Investment Insights: Yield Curve Inversion: More Flurry Than Fury
By Cliff Aque, CFA, Investment Strategist
Investors are asking, “What does the current inversion in the yield curve mean?” The unsatisfying answer to this question is: Only time will tell. Since March 22 when the 10-Year Treasury yield fell below that of the 3-Month yield, there has been a flurry of stories about how an inversion in the yield curve is a precursor to recession. While it is technically true that an inversion has occurred before the last seven recessions, it can take a long time for the recession to appear and during that period the market can continue to rise.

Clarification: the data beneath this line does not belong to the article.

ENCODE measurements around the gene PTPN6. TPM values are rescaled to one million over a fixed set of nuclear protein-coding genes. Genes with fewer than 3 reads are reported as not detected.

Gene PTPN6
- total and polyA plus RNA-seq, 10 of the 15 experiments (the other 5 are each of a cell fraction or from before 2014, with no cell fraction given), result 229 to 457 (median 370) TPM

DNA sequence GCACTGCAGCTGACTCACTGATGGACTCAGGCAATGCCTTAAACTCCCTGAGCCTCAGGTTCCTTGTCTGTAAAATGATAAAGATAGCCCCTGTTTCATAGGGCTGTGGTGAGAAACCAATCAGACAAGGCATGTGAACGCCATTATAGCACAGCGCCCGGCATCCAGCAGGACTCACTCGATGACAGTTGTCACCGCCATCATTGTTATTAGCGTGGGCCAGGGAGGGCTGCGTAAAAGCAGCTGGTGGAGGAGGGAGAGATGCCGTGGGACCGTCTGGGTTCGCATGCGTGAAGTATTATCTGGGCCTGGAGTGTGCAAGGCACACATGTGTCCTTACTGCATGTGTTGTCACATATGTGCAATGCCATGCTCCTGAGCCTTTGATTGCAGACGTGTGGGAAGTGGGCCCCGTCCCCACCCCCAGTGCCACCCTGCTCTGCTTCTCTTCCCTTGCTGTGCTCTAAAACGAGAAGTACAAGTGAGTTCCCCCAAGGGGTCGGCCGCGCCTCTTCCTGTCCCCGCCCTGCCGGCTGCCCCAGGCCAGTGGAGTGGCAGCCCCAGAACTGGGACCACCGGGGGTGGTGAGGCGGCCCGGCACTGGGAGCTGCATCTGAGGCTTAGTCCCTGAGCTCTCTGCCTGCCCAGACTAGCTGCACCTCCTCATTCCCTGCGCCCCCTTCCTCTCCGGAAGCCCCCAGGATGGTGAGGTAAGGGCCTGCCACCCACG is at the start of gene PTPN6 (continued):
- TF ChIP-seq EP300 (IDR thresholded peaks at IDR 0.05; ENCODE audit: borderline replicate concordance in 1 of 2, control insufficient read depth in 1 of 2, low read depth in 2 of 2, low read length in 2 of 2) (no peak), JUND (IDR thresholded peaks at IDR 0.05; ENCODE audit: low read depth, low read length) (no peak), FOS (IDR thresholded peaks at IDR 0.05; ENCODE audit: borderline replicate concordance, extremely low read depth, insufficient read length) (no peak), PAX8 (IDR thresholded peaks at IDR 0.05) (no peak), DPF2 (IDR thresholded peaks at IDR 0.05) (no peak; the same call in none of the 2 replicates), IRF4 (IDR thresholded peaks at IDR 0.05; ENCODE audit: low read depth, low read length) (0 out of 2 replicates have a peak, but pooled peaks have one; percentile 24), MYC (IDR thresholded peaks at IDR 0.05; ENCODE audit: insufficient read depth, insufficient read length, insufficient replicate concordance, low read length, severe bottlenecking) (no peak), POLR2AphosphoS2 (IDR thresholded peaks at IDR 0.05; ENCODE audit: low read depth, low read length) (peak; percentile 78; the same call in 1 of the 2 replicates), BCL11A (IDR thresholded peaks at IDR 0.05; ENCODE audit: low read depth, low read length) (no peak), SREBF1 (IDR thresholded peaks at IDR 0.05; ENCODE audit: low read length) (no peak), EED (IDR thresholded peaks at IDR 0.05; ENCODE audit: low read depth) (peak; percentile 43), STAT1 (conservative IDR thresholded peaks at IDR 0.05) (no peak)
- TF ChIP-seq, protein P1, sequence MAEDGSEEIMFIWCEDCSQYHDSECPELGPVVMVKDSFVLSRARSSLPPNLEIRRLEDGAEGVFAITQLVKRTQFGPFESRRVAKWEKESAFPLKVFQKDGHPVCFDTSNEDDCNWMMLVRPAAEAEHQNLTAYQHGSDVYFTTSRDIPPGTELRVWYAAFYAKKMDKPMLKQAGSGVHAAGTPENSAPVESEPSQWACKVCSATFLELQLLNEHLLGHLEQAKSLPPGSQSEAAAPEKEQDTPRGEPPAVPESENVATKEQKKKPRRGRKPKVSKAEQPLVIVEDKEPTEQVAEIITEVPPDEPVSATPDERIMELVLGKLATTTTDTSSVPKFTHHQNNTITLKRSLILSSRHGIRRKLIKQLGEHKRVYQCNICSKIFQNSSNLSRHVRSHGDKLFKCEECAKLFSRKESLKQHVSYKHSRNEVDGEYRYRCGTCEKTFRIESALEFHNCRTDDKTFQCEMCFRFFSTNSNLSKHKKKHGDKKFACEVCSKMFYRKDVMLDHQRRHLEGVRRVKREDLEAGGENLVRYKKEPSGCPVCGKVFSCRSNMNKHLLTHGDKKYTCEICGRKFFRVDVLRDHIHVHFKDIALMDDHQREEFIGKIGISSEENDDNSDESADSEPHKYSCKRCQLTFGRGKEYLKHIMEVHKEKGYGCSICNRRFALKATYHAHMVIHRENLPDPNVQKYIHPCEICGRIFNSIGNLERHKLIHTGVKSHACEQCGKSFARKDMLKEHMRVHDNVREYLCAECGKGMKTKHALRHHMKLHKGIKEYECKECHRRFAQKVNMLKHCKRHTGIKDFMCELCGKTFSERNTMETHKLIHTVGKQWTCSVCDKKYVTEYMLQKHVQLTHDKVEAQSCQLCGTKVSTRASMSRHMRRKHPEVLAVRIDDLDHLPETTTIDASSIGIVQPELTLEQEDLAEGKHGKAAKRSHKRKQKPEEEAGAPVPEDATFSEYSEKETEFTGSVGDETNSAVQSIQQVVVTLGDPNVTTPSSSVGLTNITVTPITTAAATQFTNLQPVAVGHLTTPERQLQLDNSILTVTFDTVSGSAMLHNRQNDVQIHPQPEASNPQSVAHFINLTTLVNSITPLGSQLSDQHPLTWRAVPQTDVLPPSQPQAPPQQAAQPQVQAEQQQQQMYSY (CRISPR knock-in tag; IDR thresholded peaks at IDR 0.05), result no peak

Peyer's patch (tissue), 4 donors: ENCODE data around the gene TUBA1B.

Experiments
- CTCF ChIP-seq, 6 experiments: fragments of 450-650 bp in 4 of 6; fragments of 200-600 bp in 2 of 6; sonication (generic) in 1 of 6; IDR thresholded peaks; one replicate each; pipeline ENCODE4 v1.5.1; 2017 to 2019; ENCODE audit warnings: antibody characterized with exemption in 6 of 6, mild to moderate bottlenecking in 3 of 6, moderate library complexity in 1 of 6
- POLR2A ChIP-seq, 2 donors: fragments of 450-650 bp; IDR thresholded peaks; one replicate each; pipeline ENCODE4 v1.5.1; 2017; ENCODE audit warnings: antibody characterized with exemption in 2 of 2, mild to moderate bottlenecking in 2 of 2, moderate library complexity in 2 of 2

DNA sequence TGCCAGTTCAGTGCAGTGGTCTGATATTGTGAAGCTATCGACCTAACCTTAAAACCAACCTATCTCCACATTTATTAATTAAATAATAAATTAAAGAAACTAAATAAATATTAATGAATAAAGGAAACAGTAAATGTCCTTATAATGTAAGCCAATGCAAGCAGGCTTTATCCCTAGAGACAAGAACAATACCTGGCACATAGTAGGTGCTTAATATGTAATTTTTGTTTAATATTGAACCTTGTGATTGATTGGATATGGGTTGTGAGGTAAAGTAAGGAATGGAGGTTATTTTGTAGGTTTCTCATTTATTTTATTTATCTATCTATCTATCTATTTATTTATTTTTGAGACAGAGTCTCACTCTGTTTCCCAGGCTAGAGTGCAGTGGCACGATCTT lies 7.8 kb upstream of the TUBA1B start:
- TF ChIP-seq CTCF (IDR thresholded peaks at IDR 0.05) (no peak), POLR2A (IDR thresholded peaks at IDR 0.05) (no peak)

The last time this “inversion flurry” occurred in early December 2018, we posted “What is Driving This Market” and examined when the 10-Year U.S. Treasury yield fell below the 2-year yield. After the last three inversions (12/13/88, 5/26/98, and 1/31/06), the S&P 500 continued to rise for an average of 20.7 months and gained an average of 30.9% (based on price return).1 As of this writing (March 28, 2019), the 10-Year has still not dropped below the 2-year, and the long-end of the curve is still relatively steep.